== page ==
With the rise of the quality production boat manufacturers in Europe over the last 20 years all that has changed. Even in New Zealand, which is known for its well-built custom boats, most of the new boat market is now made up of imported production boats. Buying a European production boat here has traditionally been based around shipping it direct from Europe, as most New Zealand agents keep only a small range in stock. While seen as a disadvantage by some, it can now be turned into the best of advantages.
Ordering your boat from the European factory, having it commissioned there and then launched in time for a cruise in the Mediterranean or Adriatic is now an option. Once the
cruise has been completed over the northern summer, the boat can then be shipped back to New Zealand to arrive in time for the southern summer – with all the bugs ironed out and a boatload of memories in tow.
One of the advantages is that the boat remains relatively close to the factory during the all-important commissioning stages. Using the boat in cruising mode will flush out any problems or warranty issues, which can then be quickly sorted out by the factory and fixed on the spot.

While this knowledge is nice to have as a back-up, most production boats now on the market have quality assurance measures and preferred suppliers, which means you will be focussing on the other big advantage: a great opportunity for a European cruising holiday.
Richard and Suzy Wardenburg, the New Zealand agents for Greenline Yachts and other European brands, put this idea to the test recently when purchasing their own 48-foot (14.63m) Greenline Flybridge Cruiser from Greenline Yachts factory in Slovenia.
“It was such a great way to introduce ourselves to the new boat,” said Suzy. “From the outset it was a genuine experience, from seeing the production line at the Greenline factory, to exploring the beauty of Slovenia while we had the boat commissioned.”
The Wardenburgs met their new boat, Kiwi Green, at the Portoroz Marina in Slovenia before embarking on a journey south through the myriad islands of Croatia’s Adriatic coast.
“It was reassuring to have the Greenline technicians there while we were getting ready to cruise. We were also able to fit the boat out with the best gear as both Slovenia and nearby
Italy have good quality equipment at reasonable prices,” said Suzy.
With Kiwi Green fitted out, the Wardenburg’s headed south on a 240 nautical mile cruise to Kotor in Montenegro, via the Istrian Peninsula and the Kornati Islands.
“The cruising is magic!” said Suzy. “There are plenty of anchorages, however most nights we booked in to the waterfront quay of one of the many beautiful small towns amongst the islands. It was stern-to Mediterranean mooring with a selection of restaurants and bars right at your boarding ladder.”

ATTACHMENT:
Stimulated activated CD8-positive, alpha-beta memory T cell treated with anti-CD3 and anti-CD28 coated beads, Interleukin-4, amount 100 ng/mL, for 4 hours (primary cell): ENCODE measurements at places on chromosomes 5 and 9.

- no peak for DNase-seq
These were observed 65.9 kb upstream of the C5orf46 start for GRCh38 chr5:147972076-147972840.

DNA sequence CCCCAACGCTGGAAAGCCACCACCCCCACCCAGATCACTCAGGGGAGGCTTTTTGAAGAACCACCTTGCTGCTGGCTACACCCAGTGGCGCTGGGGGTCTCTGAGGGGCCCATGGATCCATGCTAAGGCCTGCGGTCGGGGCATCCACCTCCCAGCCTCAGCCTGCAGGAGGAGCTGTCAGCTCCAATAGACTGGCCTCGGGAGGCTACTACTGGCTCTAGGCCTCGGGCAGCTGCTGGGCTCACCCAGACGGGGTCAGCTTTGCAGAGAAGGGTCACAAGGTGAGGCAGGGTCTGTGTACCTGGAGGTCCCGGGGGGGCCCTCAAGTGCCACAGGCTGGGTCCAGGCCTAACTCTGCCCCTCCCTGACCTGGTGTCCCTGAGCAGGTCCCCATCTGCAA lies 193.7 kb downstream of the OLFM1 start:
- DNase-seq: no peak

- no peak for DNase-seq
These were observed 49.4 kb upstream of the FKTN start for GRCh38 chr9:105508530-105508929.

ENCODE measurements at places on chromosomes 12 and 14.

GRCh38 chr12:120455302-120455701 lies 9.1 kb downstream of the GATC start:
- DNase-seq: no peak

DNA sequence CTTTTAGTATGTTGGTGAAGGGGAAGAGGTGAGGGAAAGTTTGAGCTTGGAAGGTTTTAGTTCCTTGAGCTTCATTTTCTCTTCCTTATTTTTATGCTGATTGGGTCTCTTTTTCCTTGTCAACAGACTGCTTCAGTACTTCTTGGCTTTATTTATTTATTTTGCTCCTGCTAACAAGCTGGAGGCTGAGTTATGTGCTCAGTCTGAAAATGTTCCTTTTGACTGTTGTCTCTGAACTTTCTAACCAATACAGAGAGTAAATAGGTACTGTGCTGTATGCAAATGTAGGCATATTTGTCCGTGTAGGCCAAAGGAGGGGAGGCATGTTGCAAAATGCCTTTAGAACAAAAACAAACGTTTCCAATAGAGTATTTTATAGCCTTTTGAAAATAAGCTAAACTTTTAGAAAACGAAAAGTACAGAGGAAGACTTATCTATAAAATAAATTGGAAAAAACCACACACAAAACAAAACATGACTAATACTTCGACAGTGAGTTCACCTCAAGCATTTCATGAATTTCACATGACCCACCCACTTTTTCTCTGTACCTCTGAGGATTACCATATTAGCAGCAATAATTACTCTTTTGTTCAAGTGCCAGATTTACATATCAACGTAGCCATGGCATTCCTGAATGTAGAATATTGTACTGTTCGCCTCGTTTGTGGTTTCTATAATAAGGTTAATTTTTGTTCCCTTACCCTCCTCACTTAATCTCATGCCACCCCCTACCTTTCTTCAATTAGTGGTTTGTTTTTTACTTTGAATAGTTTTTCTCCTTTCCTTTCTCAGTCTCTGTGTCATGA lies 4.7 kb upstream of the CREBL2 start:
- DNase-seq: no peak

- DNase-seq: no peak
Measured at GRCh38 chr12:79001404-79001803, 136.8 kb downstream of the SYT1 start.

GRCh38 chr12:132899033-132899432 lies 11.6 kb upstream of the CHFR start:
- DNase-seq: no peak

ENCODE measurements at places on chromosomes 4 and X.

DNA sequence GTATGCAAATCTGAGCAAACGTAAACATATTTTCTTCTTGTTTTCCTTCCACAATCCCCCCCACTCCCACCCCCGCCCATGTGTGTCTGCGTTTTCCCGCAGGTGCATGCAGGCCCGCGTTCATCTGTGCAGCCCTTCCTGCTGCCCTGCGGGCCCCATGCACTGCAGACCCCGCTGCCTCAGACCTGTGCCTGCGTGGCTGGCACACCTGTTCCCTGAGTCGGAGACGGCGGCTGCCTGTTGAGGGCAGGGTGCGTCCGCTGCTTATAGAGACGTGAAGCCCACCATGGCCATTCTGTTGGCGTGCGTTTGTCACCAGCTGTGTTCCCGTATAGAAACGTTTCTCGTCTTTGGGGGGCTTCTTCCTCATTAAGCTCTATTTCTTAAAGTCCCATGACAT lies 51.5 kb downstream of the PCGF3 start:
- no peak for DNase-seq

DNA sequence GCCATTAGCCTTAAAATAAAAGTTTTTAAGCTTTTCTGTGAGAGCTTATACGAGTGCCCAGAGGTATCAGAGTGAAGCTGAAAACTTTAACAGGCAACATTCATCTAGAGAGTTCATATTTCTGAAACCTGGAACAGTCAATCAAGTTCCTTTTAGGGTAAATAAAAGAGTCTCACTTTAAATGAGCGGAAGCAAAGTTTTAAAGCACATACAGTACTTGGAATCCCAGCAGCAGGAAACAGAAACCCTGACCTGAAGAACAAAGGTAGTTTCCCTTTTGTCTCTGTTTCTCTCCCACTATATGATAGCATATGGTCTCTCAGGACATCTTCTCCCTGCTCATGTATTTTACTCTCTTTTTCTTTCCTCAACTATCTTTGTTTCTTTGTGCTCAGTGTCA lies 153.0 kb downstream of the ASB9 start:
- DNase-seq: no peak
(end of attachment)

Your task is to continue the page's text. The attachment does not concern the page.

This factor alone made it quite different to the sort of cruising we are familiar with in New Zealand where anchoring out is the norm.
“We narrowed our favourite spots down to Brbinj Cove on the island of Dugi Otok near the Kornati Islands, the town of Skradin on the inland
waterways of central Croatia and Stiniva Cove on the island of Vis. We were spoilt for choice, as all of it is pretty amazing,” said Suzy.
“If we needed to provision along the way we went to one of the mainland ports where there were big supermarkets to do a stock up.”
The mainland ports were good for logistics as well: “We had several groups of friends and clients meet us along the way, and with airports and buses, access was a breeze. Everyone was able to meet us, and with the short distance between ports, it was always easy to coordinate the crew changes.”
The cruise south was enough to whet the appetite for more. “Once we reached Montenegro we had a definite list of places we wanted to revisit on our way back north, as well as many new areas we had missed on the way south,” said Suzy.

Part of the advantage of cruising the Adriatic this way was that the Wardenburgs had many of the potential bureaucratic hassles ironed out by registering the ship as a New Zealandflagged vessel. “It was also great to fly the New Zealand ensign so far from home,” said Suzy.
The Wardenburgs were able to cruise for three months before returning to Portoroz to prepare the boat for shipping. Kiwi Green was then taken to the Italian port of Trieste, where she was craned directly from the water onto a container ship. With the aid of a customs agent, they were able to work through the fine details of import and export with ease.
After her transit to New Zealand, a trip that typically takes six to eight weeks, Kiwi Green has arrived in the port of Tauranga in time for summer. She will be attending the Auckland On Water Boat Show with a boat-load of memories from one of the world’s best cruising grounds in her wake.